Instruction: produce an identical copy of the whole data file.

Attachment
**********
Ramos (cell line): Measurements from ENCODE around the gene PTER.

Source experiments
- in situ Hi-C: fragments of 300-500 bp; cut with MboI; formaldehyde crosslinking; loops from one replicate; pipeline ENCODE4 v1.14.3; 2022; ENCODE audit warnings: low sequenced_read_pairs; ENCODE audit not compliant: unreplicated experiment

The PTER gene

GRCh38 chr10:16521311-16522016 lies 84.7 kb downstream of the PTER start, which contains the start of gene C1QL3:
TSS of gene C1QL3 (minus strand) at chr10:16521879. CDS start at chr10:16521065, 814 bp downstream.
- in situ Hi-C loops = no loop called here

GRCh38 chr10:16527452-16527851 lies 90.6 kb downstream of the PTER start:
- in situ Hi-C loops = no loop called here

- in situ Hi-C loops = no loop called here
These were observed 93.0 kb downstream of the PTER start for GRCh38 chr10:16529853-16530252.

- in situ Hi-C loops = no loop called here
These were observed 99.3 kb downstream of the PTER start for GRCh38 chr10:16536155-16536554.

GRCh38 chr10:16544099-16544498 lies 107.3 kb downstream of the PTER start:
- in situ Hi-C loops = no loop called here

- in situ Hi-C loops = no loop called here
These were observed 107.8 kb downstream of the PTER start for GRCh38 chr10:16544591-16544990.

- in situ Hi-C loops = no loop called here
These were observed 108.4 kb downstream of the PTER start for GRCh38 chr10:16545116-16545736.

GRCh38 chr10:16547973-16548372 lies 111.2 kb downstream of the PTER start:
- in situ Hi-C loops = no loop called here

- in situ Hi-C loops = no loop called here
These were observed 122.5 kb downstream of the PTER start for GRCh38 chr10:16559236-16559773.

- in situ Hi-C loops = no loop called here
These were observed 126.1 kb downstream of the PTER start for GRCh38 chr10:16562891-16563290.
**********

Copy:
Ramos (cell line): Measurements from ENCODE around the gene PTER.

Source experiments
- in situ Hi-C: fragments of 300-500 bp; cut with MboI; formaldehyde crosslinking; loops from one replicate; pipeline ENCODE4 v1.14.3; 2022; ENCODE audit warnings: low sequenced_read_pairs; ENCODE audit not compliant: unreplicated experiment

The PTER gene

GRCh38 chr10:16521311-16522016 lies 84.7 kb downstream of the PTER start, which contains the start of gene C1QL3:
TSS of gene C1QL3 (minus strand) at chr10:16521879. CDS start at chr10:16521065, 814 bp downstream.
- in situ Hi-C loops = no loop called here

GRCh38 chr10:16527452-16527851 lies 90.6 kb downstream of the PTER start:
- in situ Hi-C loops = no loop called here

- in situ Hi-C loops = no loop called here
These were observed 93.0 kb downstream of the PTER start for GRCh38 chr10:16529853-16530252.

- in situ Hi-C loops = no loop called here
These were observed 99.3 kb downstream of the PTER start for GRCh38 chr10:16536155-16536554.

GRCh38 chr10:16544099-16544498 lies 107.3 kb downstream of the PTER start:
- in situ Hi-C loops = no loop called here

- in situ Hi-C loops = no loop called here
These were observed 107.8 kb downstream of the PTER start for GRCh38 chr10:16544591-16544990.

- in situ Hi-C loops = no loop called here
These were observed 108.4 kb downstream of the PTER start for GRCh38 chr10:16545116-16545736.

GRCh38 chr10:16547973-16548372 lies 111.2 kb downstream of the PTER start:
- in situ Hi-C loops = no loop called here

- in situ Hi-C loops = no loop called here
These were observed 122.5 kb downstream of the PTER start for GRCh38 chr10:16559236-16559773.

- in situ Hi-C loops = no loop called here
These were observed 126.1 kb downstream of the PTER start for GRCh38 chr10:16562891-16563290.